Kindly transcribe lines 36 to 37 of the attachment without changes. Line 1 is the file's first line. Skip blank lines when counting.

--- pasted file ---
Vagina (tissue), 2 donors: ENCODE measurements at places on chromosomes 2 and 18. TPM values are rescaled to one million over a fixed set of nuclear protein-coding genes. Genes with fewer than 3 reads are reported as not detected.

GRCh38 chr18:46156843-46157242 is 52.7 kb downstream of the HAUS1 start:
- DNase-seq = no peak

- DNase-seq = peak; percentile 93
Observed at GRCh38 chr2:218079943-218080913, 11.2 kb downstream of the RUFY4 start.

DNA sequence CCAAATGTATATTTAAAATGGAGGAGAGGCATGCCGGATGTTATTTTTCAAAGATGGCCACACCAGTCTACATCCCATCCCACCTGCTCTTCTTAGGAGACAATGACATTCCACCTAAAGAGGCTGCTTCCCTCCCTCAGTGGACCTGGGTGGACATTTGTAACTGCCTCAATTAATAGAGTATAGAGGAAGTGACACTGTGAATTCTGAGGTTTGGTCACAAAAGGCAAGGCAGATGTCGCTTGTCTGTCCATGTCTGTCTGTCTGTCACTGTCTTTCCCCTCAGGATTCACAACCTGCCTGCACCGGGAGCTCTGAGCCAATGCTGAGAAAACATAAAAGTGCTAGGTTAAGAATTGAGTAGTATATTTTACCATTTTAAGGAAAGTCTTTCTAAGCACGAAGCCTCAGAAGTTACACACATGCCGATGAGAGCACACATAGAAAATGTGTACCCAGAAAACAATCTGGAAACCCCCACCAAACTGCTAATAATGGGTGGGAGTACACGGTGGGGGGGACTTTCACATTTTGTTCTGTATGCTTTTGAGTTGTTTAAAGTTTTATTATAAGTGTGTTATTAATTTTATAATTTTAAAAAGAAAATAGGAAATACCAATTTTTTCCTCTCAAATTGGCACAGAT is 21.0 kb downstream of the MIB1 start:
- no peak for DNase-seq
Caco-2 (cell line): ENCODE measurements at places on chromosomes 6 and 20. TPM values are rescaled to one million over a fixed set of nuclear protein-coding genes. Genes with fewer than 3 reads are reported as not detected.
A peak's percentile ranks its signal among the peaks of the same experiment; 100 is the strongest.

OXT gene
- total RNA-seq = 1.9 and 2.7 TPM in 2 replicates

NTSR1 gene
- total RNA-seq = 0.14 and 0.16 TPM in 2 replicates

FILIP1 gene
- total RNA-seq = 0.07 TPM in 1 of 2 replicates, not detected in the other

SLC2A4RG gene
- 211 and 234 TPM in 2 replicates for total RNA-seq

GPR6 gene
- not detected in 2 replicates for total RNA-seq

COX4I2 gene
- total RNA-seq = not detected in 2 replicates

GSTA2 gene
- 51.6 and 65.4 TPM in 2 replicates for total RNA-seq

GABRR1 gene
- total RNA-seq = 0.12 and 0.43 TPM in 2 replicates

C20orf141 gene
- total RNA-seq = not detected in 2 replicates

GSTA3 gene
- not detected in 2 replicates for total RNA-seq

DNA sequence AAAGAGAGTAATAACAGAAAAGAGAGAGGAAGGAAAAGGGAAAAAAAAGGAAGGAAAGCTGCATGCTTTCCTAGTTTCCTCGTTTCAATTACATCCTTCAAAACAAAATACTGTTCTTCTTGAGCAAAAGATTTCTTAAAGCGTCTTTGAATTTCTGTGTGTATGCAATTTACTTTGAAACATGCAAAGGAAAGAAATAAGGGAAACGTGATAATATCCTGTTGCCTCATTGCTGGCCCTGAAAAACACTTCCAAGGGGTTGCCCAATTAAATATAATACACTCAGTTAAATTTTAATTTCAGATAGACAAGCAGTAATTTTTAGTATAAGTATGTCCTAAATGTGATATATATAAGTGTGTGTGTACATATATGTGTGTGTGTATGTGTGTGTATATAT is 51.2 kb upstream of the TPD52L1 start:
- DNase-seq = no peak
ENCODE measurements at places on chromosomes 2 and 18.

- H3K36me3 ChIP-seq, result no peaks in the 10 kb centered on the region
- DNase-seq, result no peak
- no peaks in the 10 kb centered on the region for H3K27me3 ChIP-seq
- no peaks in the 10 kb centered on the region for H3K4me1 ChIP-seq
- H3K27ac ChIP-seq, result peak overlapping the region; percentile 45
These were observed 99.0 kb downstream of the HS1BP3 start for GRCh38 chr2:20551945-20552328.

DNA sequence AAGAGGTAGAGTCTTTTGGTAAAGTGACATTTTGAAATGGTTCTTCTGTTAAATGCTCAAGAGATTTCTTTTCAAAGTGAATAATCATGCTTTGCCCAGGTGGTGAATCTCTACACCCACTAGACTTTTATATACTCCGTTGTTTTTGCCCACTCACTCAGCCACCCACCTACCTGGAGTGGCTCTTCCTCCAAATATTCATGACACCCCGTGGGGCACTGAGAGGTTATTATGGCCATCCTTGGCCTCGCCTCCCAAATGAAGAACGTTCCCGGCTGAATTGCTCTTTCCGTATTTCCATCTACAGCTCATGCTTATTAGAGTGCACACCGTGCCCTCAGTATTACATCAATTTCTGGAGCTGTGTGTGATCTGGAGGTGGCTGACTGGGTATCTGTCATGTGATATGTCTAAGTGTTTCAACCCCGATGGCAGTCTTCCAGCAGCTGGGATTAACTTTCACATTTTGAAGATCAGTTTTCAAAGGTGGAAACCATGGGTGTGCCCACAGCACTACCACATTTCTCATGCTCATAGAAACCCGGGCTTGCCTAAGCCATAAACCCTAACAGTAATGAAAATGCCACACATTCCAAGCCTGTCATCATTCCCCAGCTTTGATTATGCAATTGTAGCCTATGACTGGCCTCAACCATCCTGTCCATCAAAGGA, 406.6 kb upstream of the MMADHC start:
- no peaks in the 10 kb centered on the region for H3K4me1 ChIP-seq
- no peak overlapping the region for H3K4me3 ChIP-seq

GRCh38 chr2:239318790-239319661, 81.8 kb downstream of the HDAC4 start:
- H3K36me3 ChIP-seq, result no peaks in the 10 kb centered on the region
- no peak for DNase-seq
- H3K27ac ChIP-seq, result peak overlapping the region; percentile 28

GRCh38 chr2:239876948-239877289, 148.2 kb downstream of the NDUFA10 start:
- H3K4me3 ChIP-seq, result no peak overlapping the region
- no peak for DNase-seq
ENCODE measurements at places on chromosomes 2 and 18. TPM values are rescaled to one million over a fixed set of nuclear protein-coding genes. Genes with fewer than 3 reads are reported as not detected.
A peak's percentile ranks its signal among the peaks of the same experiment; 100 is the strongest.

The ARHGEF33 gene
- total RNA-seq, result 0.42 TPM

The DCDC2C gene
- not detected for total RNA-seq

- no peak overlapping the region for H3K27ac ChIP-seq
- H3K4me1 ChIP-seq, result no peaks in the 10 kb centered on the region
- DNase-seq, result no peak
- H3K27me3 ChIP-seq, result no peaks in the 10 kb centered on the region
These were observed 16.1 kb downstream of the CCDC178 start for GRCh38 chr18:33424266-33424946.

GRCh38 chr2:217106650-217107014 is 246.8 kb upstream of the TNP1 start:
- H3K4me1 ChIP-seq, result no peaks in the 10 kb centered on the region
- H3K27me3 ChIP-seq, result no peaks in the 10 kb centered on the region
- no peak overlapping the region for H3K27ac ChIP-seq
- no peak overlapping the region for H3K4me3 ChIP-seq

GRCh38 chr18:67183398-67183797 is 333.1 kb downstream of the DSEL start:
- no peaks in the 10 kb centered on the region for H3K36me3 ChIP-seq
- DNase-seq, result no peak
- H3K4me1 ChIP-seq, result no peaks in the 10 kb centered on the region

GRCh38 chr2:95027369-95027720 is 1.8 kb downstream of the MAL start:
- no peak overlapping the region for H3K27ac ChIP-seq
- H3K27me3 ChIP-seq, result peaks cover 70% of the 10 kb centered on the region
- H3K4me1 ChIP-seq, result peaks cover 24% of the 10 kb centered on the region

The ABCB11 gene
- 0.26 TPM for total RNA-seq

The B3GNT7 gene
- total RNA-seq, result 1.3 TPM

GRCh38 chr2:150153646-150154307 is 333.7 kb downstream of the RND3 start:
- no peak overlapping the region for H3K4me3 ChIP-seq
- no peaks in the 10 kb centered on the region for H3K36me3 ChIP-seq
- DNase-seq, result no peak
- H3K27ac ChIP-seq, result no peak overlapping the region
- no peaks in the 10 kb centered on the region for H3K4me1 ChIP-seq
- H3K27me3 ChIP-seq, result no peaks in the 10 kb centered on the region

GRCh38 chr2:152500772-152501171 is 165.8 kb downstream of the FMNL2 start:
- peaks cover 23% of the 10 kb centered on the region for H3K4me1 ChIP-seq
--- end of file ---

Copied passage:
- no peaks in the 10 kb centered on the region for H3K4me1 ChIP-seq
- H3K27ac ChIP-seq, result peak overlapping the region; percentile 45